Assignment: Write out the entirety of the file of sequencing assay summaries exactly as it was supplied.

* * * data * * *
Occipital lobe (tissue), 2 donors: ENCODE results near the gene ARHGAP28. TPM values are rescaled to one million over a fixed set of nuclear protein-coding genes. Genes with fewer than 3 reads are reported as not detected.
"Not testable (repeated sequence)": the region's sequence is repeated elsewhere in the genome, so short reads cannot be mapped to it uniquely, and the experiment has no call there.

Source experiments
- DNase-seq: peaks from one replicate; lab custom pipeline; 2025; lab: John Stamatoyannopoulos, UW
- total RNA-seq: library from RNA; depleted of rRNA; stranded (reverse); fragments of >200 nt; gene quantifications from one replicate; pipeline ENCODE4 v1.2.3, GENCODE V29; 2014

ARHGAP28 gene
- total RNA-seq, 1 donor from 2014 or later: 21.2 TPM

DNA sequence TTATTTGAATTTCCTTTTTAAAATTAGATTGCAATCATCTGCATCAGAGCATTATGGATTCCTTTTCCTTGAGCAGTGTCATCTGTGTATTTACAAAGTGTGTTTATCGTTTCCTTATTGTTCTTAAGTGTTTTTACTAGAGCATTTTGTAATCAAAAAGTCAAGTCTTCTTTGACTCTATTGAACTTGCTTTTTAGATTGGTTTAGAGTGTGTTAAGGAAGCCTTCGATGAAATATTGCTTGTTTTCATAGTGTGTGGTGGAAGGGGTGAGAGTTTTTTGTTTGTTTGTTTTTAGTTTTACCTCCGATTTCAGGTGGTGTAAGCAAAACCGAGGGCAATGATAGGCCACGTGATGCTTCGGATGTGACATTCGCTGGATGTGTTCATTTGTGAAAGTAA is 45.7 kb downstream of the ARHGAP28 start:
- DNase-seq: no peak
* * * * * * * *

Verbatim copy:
Occipital lobe (tissue), 2 donors: ENCODE results near the gene ARHGAP28. TPM values are rescaled to one million over a fixed set of nuclear protein-coding genes. Genes with fewer than 3 reads are reported as not detected.
"Not testable (repeated sequence)": the region's sequence is repeated elsewhere in the genome, so short reads cannot be mapped to it uniquely, and the experiment has no call there.

Source experiments
- DNase-seq: peaks from one replicate; lab custom pipeline; 2025; lab: John Stamatoyannopoulos, UW
- total RNA-seq: library from RNA; depleted of rRNA; stranded (reverse); fragments of >200 nt; gene quantifications from one replicate; pipeline ENCODE4 v1.2.3, GENCODE V29; 2014

ARHGAP28 gene
- total RNA-seq, 1 donor from 2014 or later: 21.2 TPM

DNA sequence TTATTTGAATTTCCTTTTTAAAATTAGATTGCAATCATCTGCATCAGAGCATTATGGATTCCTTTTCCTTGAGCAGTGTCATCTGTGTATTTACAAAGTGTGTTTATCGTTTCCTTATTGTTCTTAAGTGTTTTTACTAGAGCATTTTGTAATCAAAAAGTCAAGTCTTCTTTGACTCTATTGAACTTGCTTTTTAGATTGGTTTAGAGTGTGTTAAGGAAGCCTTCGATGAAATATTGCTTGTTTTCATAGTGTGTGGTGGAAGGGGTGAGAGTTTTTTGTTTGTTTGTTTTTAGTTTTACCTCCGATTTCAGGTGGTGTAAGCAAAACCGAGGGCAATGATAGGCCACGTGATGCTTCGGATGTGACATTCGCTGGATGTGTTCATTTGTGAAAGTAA is 45.7 kb downstream of the ARHGAP28 start:
- DNase-seq: no peak